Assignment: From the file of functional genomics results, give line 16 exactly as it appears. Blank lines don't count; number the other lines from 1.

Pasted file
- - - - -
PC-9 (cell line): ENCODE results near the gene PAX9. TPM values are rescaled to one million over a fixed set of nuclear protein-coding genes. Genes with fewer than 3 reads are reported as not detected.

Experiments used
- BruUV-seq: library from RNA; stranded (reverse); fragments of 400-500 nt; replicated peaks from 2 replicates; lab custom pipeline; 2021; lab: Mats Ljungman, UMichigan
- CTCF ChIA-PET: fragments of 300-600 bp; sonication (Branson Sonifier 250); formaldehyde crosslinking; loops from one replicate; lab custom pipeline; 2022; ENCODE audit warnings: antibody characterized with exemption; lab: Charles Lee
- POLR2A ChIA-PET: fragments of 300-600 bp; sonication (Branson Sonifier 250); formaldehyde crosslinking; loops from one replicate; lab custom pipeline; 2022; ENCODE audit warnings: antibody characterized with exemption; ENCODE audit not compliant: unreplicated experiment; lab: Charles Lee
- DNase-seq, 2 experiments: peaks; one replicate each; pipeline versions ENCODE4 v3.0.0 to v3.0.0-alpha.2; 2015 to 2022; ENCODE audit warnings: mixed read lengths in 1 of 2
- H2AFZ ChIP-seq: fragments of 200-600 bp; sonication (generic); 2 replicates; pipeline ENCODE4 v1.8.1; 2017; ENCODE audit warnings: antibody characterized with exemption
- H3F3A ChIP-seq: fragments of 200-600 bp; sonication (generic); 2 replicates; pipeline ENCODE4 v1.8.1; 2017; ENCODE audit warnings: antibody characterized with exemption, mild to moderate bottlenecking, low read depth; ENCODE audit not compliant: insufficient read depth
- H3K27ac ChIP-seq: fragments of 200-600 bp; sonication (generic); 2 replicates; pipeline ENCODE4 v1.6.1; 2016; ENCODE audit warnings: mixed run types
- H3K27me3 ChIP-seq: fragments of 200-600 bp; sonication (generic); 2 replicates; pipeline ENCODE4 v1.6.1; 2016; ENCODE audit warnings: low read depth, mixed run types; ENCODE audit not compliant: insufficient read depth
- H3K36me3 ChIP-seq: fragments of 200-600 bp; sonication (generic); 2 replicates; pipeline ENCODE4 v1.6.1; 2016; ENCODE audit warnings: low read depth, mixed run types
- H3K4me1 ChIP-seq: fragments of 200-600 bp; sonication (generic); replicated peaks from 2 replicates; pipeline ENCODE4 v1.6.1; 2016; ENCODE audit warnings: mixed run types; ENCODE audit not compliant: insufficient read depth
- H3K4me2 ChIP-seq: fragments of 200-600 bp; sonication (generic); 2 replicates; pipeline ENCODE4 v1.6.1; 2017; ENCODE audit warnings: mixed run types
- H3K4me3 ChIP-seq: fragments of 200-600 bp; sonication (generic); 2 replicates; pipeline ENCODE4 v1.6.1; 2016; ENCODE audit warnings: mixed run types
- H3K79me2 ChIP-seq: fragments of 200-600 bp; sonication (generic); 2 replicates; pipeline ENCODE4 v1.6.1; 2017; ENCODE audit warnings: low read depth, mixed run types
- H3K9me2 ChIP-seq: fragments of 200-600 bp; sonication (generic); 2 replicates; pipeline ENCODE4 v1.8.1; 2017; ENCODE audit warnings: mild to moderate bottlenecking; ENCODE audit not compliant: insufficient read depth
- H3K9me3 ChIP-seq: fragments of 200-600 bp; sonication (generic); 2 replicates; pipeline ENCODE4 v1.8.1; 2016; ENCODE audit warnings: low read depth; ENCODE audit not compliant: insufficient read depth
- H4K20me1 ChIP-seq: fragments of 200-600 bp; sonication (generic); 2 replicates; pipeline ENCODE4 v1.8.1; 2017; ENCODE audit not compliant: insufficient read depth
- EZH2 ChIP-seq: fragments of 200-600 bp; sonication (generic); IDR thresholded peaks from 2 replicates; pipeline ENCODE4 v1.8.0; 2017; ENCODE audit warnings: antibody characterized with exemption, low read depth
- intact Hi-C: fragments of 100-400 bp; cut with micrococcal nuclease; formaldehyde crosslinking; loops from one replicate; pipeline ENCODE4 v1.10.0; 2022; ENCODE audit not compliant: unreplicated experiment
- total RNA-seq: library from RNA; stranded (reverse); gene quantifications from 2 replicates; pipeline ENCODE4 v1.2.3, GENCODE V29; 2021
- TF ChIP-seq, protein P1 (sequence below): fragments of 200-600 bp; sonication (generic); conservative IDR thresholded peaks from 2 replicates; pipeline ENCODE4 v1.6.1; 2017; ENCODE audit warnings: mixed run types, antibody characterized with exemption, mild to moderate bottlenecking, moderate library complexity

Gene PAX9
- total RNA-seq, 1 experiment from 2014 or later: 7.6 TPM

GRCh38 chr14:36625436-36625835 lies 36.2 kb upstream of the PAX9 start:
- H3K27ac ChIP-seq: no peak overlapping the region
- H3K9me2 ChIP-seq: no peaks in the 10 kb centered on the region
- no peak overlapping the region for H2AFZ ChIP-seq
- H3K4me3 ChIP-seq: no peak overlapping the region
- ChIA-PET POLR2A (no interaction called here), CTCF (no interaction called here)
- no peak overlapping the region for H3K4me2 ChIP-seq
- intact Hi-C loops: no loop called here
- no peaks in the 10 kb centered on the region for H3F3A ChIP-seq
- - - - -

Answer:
- H3K9me2 ChIP-seq: fragments of 200-600 bp; sonication (generic); 2 replicates; pipeline ENCODE4 v1.8.1; 2017; ENCODE audit warnings: mild to moderate bottlenecking; ENCODE audit not compliant: insufficient read depth